When our hooves turn to justice
And our tongues learn your ways;

One day, our backs will carry no longer
The hot brands of slaves.”

Meet the Parents

“We can say we met at our kayak club,” Kara says.

Jeff clutches his heart, “Your daughter paddled into my heart.”

“That's cheesy.”

He shrugs, “It's better than saying we met online.”

She snorts, “Yeah, my parents aren’t ready to hear that.”

Wednesday, May 13, 2015

I Remember (1996)

I remember you
Piano and plastic Viking hat.
I remember you
Banjo and kidney pool.
I remember you
Replica home
And thumbnail shingles.
I remember you
Well-worn rugged chair
And ceramic coffee cup.
And I remember you
This and that,
But always forgotten
In the aftermath.
I remember you
Oxygen tank
And hospital gown.
I remember you
Daddy’s tears
And open casket.

I remember you
The white
And the blackness.
I try to imagine you
Funeral pyre,
In a boat asleep,
Fire arrows sweep
The heavens;
Heat and cinder
Wash you away
Into tidal waters.

But instead I remember you,
Beneath dandelions and stone
Buried deep down;

Monday, May 11, 2015

The Great Escape

I sit outside at the table; don't touch the check. Instead I wait for her to return from the bathroom. But then, I spy her legs poking out of the window and then her skirt flying up in the wind. “Not again!”

Friday, May 8, 2015

Friday Writing Inspirations and Links to Awesomeness!

On this fine Friday, I want to give everyone a nice bouquet of inspiration from some great links that I’ve recently uncovered.

Happy Mother’s Day!

First off, I want to give a shout out to Yeah Write. I just discovered their website through another fellow blogger. They have free weekly writing contests in nonfiction, fiction/poetry, and microstories. When you submit your work, the editors choose the best of the writing and if your writing doesn’t make it to the voting stage, then they will send you a letter with advice and suggestions. That’s free writing advice folks!

They also have a Writing Forum and a Writing Help section on their website useful for even the most advanced writer. Go check out their submissions guidelines here. I hope to see your work next to mine this coming Monday!

Next, I want to share with you a poet that I just stumbled across a couple of days ago, Melissa Barret. She won the 6th annual Narrative Magazine Poetry Contest last year, which the magazine will be taking submissions this year starting May 20th.

What I love about her poems is her random references and snippets of information you glean. I also love the many sexual innuendos that she drops in for comic and serious effect. You can check out a couple of her poems here and you can read her interview here.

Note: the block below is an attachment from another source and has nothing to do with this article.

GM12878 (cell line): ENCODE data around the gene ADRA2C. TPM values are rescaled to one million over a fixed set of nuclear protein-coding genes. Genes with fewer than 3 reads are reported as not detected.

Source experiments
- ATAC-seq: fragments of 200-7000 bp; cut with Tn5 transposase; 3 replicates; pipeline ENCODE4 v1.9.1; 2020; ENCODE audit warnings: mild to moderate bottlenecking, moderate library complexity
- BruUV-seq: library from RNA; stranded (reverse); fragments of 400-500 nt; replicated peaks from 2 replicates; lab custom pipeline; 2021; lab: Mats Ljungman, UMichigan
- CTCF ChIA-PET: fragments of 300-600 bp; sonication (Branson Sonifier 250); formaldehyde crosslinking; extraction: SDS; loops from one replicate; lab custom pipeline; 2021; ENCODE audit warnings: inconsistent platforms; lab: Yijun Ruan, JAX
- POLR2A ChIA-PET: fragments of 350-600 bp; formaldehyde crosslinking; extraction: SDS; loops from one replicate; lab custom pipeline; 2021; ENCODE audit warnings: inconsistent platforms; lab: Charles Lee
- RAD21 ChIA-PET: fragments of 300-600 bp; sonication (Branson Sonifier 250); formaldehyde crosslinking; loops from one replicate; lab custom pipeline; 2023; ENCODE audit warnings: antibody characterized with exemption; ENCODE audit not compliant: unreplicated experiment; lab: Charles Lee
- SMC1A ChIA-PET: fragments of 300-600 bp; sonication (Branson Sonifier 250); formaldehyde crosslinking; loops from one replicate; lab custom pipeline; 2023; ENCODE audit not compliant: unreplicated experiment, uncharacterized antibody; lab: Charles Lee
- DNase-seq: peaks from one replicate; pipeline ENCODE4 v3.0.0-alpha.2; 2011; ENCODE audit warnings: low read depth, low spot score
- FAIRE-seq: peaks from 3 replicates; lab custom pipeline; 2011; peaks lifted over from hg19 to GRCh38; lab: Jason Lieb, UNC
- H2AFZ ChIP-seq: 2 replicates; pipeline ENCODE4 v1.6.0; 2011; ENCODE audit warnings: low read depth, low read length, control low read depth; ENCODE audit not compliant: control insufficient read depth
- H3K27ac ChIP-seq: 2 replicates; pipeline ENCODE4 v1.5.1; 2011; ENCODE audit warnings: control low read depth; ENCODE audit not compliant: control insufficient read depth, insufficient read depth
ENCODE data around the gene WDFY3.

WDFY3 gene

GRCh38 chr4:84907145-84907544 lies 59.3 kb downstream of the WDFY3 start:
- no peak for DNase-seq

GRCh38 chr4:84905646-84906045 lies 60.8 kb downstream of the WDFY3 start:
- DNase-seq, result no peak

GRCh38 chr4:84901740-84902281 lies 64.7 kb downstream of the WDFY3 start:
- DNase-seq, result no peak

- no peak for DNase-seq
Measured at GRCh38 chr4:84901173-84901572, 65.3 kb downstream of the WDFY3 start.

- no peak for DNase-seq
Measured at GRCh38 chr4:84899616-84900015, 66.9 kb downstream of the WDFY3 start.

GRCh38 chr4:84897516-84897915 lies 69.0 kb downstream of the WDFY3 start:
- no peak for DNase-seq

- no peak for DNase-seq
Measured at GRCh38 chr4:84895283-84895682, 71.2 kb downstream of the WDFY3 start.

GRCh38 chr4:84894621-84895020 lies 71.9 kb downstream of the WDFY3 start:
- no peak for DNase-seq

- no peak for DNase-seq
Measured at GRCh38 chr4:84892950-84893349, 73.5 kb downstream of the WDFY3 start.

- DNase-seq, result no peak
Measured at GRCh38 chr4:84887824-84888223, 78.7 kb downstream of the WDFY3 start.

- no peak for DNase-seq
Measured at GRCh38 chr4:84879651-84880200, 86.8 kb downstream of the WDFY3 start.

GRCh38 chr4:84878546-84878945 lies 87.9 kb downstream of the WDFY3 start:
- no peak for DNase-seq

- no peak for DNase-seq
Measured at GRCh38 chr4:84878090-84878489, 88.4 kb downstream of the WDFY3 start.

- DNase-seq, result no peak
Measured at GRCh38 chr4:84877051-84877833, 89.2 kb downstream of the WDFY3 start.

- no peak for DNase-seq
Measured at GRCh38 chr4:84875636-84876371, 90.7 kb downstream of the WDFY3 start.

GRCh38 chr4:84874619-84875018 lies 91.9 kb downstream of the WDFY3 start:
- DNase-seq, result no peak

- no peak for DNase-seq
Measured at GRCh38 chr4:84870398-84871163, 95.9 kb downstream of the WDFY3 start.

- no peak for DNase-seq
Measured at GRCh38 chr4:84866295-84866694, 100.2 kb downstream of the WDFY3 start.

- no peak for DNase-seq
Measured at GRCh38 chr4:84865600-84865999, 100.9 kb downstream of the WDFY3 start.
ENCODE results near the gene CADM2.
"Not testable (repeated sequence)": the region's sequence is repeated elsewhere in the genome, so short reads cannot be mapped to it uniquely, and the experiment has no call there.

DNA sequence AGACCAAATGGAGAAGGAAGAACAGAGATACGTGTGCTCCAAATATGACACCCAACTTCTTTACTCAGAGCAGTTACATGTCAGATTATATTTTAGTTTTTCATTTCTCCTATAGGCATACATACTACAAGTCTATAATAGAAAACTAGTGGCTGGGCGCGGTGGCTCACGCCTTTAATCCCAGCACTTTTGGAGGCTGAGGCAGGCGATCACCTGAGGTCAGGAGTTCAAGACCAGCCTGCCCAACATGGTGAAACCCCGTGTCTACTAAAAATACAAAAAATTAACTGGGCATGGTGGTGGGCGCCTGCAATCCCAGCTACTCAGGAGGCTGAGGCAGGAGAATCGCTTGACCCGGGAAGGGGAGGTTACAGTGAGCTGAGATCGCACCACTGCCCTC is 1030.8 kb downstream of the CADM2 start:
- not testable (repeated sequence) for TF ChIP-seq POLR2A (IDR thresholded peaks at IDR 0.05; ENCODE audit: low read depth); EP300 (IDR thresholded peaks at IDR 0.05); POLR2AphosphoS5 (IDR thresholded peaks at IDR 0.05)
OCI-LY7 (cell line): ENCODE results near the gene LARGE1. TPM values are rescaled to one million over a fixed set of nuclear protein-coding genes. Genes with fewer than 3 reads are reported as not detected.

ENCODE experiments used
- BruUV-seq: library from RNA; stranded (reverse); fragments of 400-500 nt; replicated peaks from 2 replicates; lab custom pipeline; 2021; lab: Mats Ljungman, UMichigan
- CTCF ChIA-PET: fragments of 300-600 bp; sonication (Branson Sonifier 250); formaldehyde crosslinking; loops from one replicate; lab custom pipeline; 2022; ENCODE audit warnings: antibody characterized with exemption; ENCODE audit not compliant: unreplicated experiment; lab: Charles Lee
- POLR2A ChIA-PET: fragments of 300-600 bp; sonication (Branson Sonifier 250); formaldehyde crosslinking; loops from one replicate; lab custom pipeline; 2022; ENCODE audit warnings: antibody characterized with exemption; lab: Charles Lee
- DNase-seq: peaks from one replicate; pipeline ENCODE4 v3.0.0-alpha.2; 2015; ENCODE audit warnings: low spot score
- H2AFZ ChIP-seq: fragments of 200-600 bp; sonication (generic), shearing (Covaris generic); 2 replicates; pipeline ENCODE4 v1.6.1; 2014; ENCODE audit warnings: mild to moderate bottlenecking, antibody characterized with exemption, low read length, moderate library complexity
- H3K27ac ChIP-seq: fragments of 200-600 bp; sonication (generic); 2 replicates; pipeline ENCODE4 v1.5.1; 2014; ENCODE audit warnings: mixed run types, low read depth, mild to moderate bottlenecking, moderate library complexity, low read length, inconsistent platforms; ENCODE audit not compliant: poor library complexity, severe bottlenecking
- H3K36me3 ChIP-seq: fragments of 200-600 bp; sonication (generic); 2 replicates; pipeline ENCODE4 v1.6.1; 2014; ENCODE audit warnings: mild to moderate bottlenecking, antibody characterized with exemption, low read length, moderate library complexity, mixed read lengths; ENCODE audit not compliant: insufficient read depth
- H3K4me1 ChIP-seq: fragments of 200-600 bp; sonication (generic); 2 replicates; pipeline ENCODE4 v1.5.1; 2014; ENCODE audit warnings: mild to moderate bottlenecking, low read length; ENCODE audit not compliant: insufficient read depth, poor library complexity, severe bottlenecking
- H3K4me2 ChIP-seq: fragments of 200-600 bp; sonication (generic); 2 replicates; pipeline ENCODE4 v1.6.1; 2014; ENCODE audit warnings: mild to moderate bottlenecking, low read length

I recently came across an interview where Maria Popova, manager of Brain Pickings, has a conversation with Alexandra Horowitz about her book On Looking: Eleven Walks With Expert Eyes. She explains how when people narrow their focus on a task, they block out much of what is going on around them. This gets work accomplished, but we end up also blocking out all of the stimuli that makes life memorable and worthwhile. Their conversation is an eye opener, no pun intended! Horowitz’s findings made me think about what I see and don’t see and how that affects my life and creativity.
You can listen to the interview here.
Have you hear of the wonderful spoken word poet, Sarah Kay? I think her best performance was at TED. I imbedded the video, but you can also find the video of her performance here.


Tuesday, May 5, 2015

Night Moments

Like hard candy disappearing
Between tooth and cheek
Melding into indents
And crevices of enamel
I glide into your mouth
Along with your cigarette
Smoke. The cylinder of white paper
And tobacco sucking
Your wet tongue
Dry with heat and cinder.
There are no peace pipes between us.
I want to cry the black night into stars,
Connect tears into our names,
The curves of our faces.
But no one will write us into the sky.
Our names and bodies
Masked and stifled by time.
No one will remember this moment,
Except you and I.
Only my tears and your smoke,
In the air,
Will signal the future
To come a little closer
And proceed.

Monday, May 4, 2015

A Phoenix at Eagle Creek

"The great basalt columns rising to my right..."
It was the night after the hike at Eagle Creek when my sickness started; after I saw the Devil’s Punchbowl. It spun me in that snow melt water. I hiked calf deep in the river and waded up to my thighs to see the waterfall before me with the great basalt columns rising to my right; long strands of moss dripped off of the cliffs in the heat.

Then that night, a terrible suffocation gripped my throat. I awoke tangled in sheets with my heart beating fast. Anxiety and tremors followed me and a sense of doom and loss of control. Overnight, I had become a shadow of my former self. I felt encased in ice—frozen—but not preserved. The world continued to turn, and I continued to decay, but to me time itself had ceased to move forward.

It evolved mid-July with the sleepless humidity; the kind that turns everything into an orange glow and brings heavy dark clouds and the dusty smell before it rains. It started at Eagle Creek, but I cannot blame the heat or the devil, or the cold of the river. It was just where my sickness built momentum; where I started to recognize the beginning of my foundations eroding. It was that night everything came to a head and I lay in bed, eyes wide, unable to calm the fire building within me.

I couldn’t extinguish it even with the tears I cried. It was persistent like the flutter of my heart beat. All along, all of the faintings and symptoms, everything I never noticed before, finally surfaced into a cacophony that kept me awake. I didn’t find out until later that every pain had been pointing toward my throat. The kindling. The cigarette butt that started it all.